Executions fell by more than a third around the world last year but a record number of people were sentenced to death, a new report says.
Amnesty International found there were 1,032 executions in 23 countries in 2016 compared to 1,634 in 25 nations in 2015.
Campaigners welcomed the 37% year-on-year fall but warned the number remains historically high.
The study says 3,117 people were sentenced to death in 55 countries in 2016.
This was a sharp jump on the previous year's tally (1,998) and exceeded a record-high of 2,466 reported in 2014.
At least 18,848 individuals were known to be under a sentence of death worldwide at the end of last year.
Researchers stressed the findings on the use of the death penalty are only minimum figures and the true totals are likely to be higher.
They do not include China, where executions are said to run to thousands annually.
Amnesty raised concerns Britain may be "toning down" criticism of countries that use the death penalty as it pursues trade deals and enters into new security arrangements.
The organisation's UK Director Kate Allen said: "We fear that trade and security issues are trumping human rights, with UK officials damping down their objections to the death penalty when it comes to countries like Saudi Arabia or Bahrain.
"At its best the UK does some very important work in encouraging countries to end capital punishment, but with death sentences running at record levels around the world now is not the time to go quiet on the issue.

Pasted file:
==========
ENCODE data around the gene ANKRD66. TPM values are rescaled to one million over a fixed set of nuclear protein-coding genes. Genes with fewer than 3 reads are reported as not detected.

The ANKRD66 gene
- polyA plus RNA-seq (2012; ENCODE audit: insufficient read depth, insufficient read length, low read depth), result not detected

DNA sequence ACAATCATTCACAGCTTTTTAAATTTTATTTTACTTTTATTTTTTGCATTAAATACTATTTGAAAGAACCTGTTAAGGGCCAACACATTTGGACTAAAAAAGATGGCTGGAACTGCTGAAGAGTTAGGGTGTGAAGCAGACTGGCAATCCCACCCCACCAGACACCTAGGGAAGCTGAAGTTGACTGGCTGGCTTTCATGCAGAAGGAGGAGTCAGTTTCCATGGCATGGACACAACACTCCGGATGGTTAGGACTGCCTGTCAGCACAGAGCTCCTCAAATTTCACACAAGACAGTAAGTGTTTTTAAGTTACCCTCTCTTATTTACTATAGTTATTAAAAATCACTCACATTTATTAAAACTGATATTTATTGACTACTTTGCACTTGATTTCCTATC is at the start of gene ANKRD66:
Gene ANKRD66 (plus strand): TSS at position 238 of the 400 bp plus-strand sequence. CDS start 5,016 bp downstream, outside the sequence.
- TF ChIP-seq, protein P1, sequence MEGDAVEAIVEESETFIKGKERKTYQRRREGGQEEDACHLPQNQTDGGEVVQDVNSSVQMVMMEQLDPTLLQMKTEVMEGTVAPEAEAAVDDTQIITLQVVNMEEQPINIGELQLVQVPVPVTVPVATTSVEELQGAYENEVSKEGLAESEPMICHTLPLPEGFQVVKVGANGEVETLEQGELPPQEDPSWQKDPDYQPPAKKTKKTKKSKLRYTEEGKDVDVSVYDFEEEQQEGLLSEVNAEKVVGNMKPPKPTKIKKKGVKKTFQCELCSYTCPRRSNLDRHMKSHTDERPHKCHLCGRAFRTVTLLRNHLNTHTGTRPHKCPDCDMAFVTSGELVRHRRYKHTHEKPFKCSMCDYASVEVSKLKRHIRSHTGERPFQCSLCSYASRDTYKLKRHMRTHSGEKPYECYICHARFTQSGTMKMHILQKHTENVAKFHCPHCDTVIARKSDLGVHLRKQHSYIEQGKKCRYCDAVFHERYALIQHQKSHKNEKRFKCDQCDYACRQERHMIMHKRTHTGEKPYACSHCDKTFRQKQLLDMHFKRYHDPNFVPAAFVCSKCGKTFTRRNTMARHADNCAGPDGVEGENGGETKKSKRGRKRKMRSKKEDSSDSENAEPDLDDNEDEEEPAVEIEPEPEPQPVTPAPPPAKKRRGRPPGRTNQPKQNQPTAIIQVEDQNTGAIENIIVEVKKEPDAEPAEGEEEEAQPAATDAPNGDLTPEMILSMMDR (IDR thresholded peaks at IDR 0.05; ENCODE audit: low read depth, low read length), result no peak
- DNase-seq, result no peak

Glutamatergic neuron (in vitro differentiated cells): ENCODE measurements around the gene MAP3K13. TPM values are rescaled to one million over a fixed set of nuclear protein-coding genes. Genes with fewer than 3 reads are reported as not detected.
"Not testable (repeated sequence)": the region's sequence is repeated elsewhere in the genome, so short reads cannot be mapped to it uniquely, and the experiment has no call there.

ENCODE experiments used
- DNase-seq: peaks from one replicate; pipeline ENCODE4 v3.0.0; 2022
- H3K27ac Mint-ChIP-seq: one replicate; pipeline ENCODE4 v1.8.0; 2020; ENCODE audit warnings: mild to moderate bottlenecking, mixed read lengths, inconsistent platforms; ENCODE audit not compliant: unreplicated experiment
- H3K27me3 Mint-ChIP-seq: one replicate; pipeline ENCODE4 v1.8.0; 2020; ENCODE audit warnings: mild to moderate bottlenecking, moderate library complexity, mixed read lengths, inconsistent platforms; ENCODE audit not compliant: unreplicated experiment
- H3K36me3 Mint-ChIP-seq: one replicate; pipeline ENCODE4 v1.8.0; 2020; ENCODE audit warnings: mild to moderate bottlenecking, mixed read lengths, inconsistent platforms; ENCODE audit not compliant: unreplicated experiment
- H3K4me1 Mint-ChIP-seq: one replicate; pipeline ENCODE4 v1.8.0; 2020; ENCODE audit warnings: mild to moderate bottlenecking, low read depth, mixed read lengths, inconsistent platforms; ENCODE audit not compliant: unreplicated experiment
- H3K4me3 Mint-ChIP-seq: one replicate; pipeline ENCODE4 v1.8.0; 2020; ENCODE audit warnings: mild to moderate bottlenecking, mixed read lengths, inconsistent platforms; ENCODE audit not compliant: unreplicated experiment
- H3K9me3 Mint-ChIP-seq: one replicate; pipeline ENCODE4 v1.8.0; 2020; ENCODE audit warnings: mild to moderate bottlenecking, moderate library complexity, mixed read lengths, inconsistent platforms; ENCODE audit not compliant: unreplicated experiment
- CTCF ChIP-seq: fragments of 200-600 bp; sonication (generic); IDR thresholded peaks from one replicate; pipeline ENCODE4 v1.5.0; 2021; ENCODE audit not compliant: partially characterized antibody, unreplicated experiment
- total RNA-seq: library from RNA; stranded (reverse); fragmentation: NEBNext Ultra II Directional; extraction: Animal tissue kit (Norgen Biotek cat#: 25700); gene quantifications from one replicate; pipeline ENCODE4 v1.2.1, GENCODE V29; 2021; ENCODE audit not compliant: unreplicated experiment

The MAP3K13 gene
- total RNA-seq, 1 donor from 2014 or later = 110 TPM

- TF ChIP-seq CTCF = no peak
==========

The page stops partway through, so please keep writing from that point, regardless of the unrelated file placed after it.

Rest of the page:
"If governments in Beijing, Manama, Islamabad and Riyadh see there's very little public outrage over executions, then they're going to think they've got a green light to carry on killing."
The analysis found executions in the US fell to the lowest level in a quarter of a century, with 20 recorded last year.
There were also significantly fewer executions in Iran (down from 977 in 2015 to 567 last year) and Pakistan (down from 326 in 2015 to 87 last year), according to the assessment.
Methods of execution used around the world included beheading, hanging, lethal injection and shooting.
Overall, 141 countries in the world are now "abolitionist", meaning they have either completely abolished capital punishment or are no longer using it in practice.
A Foreign Office spokeswoman said: "The UK's opposition to the death penalty is clear; we condemn and do not support it under any circumstances.
"The global trajectory is towards abolition and the UK supports this trend.
"We will continue to back the UN global moratorium on the use of the death penalty as a first step towards ultimate abolition."